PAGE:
It isn’t often you can take a trip through a wormhole, and survive, tumbling back in time, from whence you began, and then arrive back in the future from which there is no escape; and so I have described my recent journey tripping through the online archives of — The Scotia Register — a village newspaper that was published weekly, on Thursdays, in Scotia, Nebraska (population 291) from 1895 to 2003. Paging back through The Scotia Register archives was like being watched and recorded, from afar, years ago, with the perspective, and perception, of the now.
However, the real power of The Scotia Register online archives is in the remembrance of what was, and things that never were. I did a simple “David Boles” search and found a trove of article mentions. Here are a few of them.
Here's a step through time to my footfalls on the stage of the Lincoln Community Playhouse as an actor, director, and crew member from 1976 to 1987! What a time warp! Too bad the Elsie Award winners are no longer listed on the site. I still have my award! https://t.co/Bkb9OmHFf8pic.twitter.com/KX8v0735mr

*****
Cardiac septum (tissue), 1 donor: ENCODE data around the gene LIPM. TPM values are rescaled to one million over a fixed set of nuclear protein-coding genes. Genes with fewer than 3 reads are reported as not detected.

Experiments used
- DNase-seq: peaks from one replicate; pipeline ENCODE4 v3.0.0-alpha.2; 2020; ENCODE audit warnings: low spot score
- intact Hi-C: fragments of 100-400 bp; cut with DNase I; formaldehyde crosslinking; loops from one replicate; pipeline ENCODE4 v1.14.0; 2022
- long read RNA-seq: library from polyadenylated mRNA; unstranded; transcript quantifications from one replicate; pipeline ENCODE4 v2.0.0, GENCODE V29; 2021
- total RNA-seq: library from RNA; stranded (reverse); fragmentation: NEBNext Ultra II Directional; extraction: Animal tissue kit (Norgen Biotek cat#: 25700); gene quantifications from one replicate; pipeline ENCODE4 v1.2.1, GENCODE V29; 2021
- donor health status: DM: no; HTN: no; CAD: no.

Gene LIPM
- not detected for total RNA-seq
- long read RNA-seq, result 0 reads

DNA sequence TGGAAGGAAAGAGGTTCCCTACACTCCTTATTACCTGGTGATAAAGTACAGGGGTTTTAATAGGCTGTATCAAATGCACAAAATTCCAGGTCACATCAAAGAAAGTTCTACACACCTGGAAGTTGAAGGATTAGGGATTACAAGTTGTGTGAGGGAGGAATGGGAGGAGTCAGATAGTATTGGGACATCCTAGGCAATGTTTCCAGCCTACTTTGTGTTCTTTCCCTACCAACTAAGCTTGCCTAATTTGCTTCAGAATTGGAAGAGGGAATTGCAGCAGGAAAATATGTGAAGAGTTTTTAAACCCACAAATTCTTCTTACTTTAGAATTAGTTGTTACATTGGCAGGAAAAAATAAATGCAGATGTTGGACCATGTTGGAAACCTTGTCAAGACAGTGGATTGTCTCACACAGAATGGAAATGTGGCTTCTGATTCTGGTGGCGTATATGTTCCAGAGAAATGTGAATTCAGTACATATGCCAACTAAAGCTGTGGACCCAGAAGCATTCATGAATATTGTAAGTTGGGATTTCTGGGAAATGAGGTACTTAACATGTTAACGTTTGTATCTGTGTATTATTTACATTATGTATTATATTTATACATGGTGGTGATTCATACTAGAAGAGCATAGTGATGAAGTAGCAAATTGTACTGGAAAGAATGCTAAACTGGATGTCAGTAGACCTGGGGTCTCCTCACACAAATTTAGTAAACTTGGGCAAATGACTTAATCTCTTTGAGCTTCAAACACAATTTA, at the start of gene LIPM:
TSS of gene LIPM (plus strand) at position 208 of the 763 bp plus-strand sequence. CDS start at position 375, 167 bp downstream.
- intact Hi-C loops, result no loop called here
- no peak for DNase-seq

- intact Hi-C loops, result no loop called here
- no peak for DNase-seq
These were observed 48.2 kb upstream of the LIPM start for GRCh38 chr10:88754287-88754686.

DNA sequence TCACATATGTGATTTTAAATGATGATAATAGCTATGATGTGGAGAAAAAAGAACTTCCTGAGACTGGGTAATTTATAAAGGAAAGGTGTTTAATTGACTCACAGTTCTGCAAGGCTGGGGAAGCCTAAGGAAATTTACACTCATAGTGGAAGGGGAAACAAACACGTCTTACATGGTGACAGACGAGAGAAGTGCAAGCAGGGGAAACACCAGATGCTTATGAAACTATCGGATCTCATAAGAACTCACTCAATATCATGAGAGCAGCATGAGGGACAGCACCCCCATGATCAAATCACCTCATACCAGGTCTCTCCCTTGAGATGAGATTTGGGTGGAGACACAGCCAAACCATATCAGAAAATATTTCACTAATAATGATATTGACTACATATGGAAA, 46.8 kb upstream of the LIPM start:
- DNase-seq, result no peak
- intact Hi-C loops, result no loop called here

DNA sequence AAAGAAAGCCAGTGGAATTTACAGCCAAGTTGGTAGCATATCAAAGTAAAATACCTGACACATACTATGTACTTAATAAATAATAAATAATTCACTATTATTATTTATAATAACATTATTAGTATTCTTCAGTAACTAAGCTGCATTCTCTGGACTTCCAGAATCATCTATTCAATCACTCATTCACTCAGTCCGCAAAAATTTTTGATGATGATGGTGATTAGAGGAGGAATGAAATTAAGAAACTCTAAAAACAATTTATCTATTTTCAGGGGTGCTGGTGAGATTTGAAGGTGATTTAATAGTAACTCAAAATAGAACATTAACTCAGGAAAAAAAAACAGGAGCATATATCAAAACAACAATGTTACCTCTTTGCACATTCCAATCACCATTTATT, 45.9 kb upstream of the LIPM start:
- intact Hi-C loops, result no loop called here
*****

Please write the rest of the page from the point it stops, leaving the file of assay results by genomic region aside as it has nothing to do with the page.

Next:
Then, a bit more sorrowfully, I paged deeper, and even darker, into The Scotia Register archives — perhaps 10-20 years back to the future from whence I started — where I found the unravelling results of layers from a sad little boy named David Isherwood, a person I once was, but never knew, discovering there was no core to the center of the memory.
It was definitely an interesting trip back to 1960 in The Scotia Register. There’s a record there, preserved forever in digital amber, that can haunt you, and comfort you — if you know where to search, and what to read.
There’s no comfort in facts. There’s little retribution left in the truth.
Reminiscing is more for companionship, than exploration. Recovering from a wormhole whirlwind may be more than one may yearn for in the rescuing of how life used to be — before you knew it existed.